$quot;Developing economies are one of the growth drivers of the group.” Those were the closing words of Air Liquide’s Guy Salzgeber, with the recent news that the company had commissioned two new air separation units (ASUs) in Poland.

Poland is just one of a number of developing economies in the Central Europe region, markets that are now said to be established and relatively stable. Interest in the region is growing as both the economies there develop and mature, and the demands of the region grow too.

From an economic and financial point of view, it’s a mixed outlook for the markets of Central Europe.

The International Monetary Fund’s (IMF) World Economic Outlook Update (WEO) of January 2011 explains that the ‘two-speed recovery continues’ as emerging economies recover quicker than the advanced economies. While an air of caution may be prevalent, the IMF’s WEO update says that ‘in many emerging economies, activity remains buoyant’ and for third quarter 2010 in particular, ‘growth in emerging and developing economies remained robust’.

Although activity in the advanced economies is projected to expand by 2.5% during 2011-2012 for example, the same updated WEO forecast cites the growth in emerging and developing economies to remain buoyant at around 6.5% in both 2011 and 2012. For Central and Eastern Europe in particular, the IMF projects growth of 3.6% in 2011 and a 4% in 2012.

When compared to the projections for China (9.6% in 2011, 9.5% in 2012) and India (8.4% in 2011, 8% in 2012) for example, the expectations for Central Europe might seem a little slim. However, when compared to the projections for the US (3% in 2011, 2.7% in 2012), the Euro area and Germany (2.2% in 2011, 2% in 2012) in particular however, the anticipated growth in Central Europe suggests optimism.

Transition
This optimism is a little tempered by the region’s transition or recovery from recession. Another respected source of information, the European Bank for Reconstruction and Development (EBRD), sees most countries in the EBRD region starting to recover, albeit at varying speeds.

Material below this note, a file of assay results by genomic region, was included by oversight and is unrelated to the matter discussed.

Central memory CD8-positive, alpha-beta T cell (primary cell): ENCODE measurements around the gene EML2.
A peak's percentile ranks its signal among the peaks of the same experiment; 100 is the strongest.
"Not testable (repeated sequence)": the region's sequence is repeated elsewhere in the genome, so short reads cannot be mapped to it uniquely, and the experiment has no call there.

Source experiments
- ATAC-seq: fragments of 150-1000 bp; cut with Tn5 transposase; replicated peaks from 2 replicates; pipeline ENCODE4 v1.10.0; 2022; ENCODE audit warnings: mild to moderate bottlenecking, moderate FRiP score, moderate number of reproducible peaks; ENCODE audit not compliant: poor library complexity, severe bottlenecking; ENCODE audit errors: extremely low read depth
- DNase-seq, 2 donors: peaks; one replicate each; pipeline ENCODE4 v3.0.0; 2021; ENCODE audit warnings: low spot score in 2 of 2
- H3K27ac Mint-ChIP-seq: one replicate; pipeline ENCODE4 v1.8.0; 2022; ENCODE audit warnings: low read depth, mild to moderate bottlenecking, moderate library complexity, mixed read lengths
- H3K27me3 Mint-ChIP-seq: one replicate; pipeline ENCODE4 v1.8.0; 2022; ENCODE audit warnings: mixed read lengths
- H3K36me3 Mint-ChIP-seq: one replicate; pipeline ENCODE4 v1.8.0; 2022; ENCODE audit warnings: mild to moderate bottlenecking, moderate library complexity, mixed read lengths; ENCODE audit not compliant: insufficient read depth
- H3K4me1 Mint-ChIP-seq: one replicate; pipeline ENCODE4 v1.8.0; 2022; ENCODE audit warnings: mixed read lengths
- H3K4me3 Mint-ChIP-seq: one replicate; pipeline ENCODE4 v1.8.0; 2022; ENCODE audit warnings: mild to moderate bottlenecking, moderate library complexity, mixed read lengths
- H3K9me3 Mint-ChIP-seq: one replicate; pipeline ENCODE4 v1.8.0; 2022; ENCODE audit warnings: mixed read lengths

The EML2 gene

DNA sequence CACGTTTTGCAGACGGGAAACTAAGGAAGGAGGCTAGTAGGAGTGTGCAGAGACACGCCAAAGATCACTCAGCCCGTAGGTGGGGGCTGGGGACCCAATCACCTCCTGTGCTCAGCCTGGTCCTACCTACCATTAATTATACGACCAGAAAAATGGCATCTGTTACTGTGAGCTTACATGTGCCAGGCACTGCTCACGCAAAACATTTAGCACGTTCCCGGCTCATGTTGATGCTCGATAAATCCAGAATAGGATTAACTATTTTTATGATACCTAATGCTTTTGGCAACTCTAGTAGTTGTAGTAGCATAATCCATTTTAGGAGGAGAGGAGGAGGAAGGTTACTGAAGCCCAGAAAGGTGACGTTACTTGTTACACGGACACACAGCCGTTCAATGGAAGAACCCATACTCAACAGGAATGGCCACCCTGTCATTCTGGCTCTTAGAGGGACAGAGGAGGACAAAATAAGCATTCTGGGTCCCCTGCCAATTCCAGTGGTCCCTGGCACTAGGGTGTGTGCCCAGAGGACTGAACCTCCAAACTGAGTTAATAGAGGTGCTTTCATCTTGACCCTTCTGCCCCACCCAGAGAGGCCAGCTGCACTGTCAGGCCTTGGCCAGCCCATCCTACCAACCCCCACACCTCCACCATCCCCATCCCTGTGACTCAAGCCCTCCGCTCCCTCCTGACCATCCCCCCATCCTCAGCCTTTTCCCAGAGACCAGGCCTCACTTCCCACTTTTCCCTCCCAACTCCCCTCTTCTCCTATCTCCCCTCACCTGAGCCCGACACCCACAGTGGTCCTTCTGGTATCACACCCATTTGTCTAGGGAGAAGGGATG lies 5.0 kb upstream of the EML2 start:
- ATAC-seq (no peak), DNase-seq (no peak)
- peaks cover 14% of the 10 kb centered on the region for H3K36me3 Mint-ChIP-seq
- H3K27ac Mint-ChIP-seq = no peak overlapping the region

In its Transition Report 2010: Recovery and Reform, published on 17th November 2010, the EBRD explained that, “In some central European countries and most commodity-rich countries, the recovery is well on track, but it has barely started in most of south-eastern Europe.”

“This reflects varying capacities to take advantage of the incipient world recovery through higher exports; fiscal policies; and the unwinding of pre-crisis imbalances, which continue to weigh on credit growth in many countries.”

Describing the recovery in Central Europe and the legacy of the economic crisis, the EBRD report says, “Investment growth has been sluggish as business confidence has recovered only gradually. The global financial crisis weakened business confidence sharply; in most countries confidence in the manufacturing or industrial sectors dropped by 20-50% from the fourth quarter of 2007.”

“By the third quarter of 2010, confidence had recovered to pre-crisis levels only in Estonia, Hungary and Turkey. As a result of the weak recovery, non-performing loans (NPLs) of banks have stabilised at high levels or, in some cases, continued to rise.”

Industrial gases
If we return to the industrial gas activity of late, however, and the most recent development that we’re aware of at gasworld is the aforementioned commissioning of two new ASUs in Poland by Air Liquide.

According to the company’s press release, both ASU’s constitute the largest liquid and gas source in Central and Eastern Poland, with an aggregate production capacity of around 1,700 tonnes per day.